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Quote:
Originally Posted by DrJerryrigger View Post
If your trying to oxidize it out CO2 will not help. Maybe a aquarium air pump with an air stone.
Any gas running through it will remove some of the so2. air or oxygen will only oxidize it.
Quote:
Originally Posted by DrJerryrigger View Post
If you have the space you could try the large amount of H2O2, and make flavorless wine.
I would also suggest you try to find some "food grade" 35%H2O2, just so you don't have to add the extra water (and what ever else in that stuff).

I'm not sure about the chem for the H2O2 trick is going for. It would make ether SO3 + H2O or H2SO4 (sulfuric acid), likely both...
I wouldn't try too much h2o2. Sounds nasty to me.

You could try exposing it to copper, but this won't remove too much either.

For this much, it will be a lot of work, I would toss it and make a new batch, but that is because it will take a ton of time.

If you really want to try and save it, try this.

1-Expose it to a small piece of copper pipe (clean the pipe first). You will want to stir the mix with it for about 3-5 seconds. This will remove 10-30 parts so2 in my experience.

2-Gas it with co2 (what you have available) for about a half hour.

3-Store it in bulk for a month.

4-Repeat steps 2 and 3 until it tastes right.

Remember, so2 is harmful in large quantities, so be careful only to take small sips while tasting. Copper is also harmful in quantities, so only do this once. At the winery, we do free so2 tests in order to get our wine within standards, but before we bottle we do a sensory evaluation to make sure the levels aren't too high, but high enough to keep the wine stable. If you smell the stuff and the corners of your sinuses burn a little, the level is too high, let it go another round.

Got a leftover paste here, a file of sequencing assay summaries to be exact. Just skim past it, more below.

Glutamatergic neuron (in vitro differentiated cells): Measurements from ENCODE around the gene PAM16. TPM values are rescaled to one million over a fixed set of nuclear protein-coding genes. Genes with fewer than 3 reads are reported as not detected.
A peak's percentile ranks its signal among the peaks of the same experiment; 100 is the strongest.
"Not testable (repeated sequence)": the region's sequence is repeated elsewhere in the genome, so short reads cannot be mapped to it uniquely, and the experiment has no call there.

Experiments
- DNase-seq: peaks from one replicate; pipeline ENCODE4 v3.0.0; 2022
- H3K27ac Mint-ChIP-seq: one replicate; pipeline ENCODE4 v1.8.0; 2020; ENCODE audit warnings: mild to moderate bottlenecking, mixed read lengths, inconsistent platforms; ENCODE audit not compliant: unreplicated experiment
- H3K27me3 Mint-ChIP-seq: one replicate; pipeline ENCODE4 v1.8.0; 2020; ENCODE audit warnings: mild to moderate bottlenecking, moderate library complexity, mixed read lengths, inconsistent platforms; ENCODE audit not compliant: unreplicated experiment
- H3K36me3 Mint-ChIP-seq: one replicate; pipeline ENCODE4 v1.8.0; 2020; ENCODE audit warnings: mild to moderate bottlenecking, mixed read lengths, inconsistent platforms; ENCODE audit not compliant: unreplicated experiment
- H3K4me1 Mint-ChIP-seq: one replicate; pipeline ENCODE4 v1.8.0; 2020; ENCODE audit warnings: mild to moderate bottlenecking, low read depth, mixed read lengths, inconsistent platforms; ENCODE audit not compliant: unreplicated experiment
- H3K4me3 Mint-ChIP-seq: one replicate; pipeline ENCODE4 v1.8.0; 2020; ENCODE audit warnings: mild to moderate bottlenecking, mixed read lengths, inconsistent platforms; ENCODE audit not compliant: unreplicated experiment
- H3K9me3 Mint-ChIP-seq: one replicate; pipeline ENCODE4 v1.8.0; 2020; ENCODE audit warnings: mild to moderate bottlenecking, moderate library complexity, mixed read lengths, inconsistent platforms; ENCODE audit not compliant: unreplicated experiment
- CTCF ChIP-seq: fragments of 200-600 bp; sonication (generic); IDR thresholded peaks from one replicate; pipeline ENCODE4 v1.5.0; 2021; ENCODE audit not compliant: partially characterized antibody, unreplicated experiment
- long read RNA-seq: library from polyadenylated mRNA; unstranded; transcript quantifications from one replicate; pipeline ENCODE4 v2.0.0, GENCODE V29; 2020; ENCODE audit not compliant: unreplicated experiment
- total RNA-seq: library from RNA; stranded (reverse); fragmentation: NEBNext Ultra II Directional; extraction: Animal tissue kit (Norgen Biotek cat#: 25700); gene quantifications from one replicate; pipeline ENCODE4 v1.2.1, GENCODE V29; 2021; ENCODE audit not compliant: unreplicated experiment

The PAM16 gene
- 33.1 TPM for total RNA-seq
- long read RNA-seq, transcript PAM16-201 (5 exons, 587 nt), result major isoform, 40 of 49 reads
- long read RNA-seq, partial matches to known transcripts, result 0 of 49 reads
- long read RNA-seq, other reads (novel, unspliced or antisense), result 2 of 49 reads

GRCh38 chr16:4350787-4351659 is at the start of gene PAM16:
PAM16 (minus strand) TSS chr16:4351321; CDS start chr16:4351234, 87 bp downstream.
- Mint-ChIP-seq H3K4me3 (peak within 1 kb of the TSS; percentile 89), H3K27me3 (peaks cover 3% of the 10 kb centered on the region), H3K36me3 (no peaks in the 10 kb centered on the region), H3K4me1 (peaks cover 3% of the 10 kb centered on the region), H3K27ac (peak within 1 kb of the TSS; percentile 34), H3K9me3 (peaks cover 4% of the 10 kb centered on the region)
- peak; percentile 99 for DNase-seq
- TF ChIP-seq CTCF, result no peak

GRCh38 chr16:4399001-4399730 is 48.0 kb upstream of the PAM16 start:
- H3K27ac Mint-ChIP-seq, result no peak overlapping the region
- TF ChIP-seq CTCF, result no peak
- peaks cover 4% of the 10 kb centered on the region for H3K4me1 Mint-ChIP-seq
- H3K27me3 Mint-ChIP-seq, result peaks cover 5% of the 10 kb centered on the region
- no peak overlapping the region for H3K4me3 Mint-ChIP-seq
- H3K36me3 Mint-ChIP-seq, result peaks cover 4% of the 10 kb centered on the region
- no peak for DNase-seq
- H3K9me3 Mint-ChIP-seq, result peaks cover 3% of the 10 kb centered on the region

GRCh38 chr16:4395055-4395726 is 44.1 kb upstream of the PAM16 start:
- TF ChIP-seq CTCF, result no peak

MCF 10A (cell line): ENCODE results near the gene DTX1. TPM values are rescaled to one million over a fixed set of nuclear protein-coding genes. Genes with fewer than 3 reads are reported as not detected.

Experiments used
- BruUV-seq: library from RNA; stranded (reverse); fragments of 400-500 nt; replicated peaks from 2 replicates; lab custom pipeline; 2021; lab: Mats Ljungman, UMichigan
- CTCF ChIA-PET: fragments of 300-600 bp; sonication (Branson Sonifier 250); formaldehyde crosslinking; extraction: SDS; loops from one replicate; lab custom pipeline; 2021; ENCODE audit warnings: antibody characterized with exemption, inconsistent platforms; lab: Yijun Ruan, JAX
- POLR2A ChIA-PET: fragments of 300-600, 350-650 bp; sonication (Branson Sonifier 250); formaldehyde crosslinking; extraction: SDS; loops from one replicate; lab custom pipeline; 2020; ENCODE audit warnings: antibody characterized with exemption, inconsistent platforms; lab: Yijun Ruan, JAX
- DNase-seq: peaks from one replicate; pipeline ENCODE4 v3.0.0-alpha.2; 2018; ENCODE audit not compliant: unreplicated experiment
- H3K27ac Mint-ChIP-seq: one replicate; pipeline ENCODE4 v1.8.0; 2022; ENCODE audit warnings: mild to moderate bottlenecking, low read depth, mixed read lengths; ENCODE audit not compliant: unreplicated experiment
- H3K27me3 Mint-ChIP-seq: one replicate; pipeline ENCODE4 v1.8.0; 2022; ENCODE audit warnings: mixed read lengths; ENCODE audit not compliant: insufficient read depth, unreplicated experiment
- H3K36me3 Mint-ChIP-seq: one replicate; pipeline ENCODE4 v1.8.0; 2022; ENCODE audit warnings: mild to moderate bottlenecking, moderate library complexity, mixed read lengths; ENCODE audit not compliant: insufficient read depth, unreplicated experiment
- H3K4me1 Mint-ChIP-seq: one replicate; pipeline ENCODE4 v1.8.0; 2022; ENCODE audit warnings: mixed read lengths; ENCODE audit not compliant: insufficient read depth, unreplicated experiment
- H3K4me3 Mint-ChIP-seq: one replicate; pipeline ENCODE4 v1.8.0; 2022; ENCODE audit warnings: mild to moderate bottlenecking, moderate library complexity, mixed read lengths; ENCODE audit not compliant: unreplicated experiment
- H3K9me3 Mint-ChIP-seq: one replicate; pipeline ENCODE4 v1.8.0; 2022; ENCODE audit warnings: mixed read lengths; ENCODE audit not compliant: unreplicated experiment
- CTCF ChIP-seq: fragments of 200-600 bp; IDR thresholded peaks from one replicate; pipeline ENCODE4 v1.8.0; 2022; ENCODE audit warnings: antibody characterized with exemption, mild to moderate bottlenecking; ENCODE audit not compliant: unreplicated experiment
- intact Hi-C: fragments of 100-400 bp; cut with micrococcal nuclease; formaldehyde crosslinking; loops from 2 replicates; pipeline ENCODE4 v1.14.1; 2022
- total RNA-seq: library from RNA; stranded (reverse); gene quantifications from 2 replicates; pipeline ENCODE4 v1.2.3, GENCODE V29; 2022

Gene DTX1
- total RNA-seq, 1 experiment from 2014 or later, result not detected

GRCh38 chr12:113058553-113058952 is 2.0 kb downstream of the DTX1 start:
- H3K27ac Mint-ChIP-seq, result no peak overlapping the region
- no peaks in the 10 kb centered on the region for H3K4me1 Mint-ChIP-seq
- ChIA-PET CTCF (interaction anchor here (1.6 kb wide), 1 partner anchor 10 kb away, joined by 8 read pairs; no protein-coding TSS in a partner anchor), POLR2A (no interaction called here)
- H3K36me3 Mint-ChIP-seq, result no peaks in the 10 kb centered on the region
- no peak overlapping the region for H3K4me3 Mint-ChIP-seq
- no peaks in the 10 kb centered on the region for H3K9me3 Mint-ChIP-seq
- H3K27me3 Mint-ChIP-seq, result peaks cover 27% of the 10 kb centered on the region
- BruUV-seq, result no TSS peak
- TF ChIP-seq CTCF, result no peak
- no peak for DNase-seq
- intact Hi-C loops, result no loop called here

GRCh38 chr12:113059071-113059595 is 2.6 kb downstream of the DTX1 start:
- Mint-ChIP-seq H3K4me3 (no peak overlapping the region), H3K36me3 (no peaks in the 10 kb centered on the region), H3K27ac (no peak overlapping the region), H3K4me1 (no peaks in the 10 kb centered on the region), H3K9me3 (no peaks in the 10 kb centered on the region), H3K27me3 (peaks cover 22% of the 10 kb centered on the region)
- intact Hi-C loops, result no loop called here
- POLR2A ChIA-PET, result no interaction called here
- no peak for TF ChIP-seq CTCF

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Old 03-22-2011, 02:23 AM   #8
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IMHO, don't toss it, whatever you do. Try something, if it doesn't work then you and everyone here will know better next time. I'm new to wine and mead making and I have hundreds of mistakes ahead of me. I humbly request that you try something, anything, to save it so the rest of us might learn.

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Old 03-22-2011, 02:32 AM   #9
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I would usually agree, but he has 15x the level of so2 than he should. so2 is poison. At $10-15 for the batch, it would be easier to restart (the whole batch takes weeks not years). Dump it in a part of your yard that you want dead.

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Old 03-22-2011, 02:47 AM   #10
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Quote:
Originally Posted by WIP View Post

You could try exposing it to copper, but this won't remove too much either.
Would this be to make copper sulfate (CuSO4)? Though this is toxic, I think it may be similarly toxic to the SO2. Also; most copper sulfate could be removed with racking, as it is rather dense... just don't drink it if it's bright blue (a good rule in general)

On further investigation I've come to the fact that SO2 boils at -10C (14F). This means that you could likely remove it with any gas bubbled through it. If you do this you would want to go with something that would not effect the rest of the wine, and CO2 would be a very good choice.
WIP's advice sounds good to me, though for your situation I think a more aggressive approach would be more effective (more gassing, more copper exposure, and more racking because of the copper)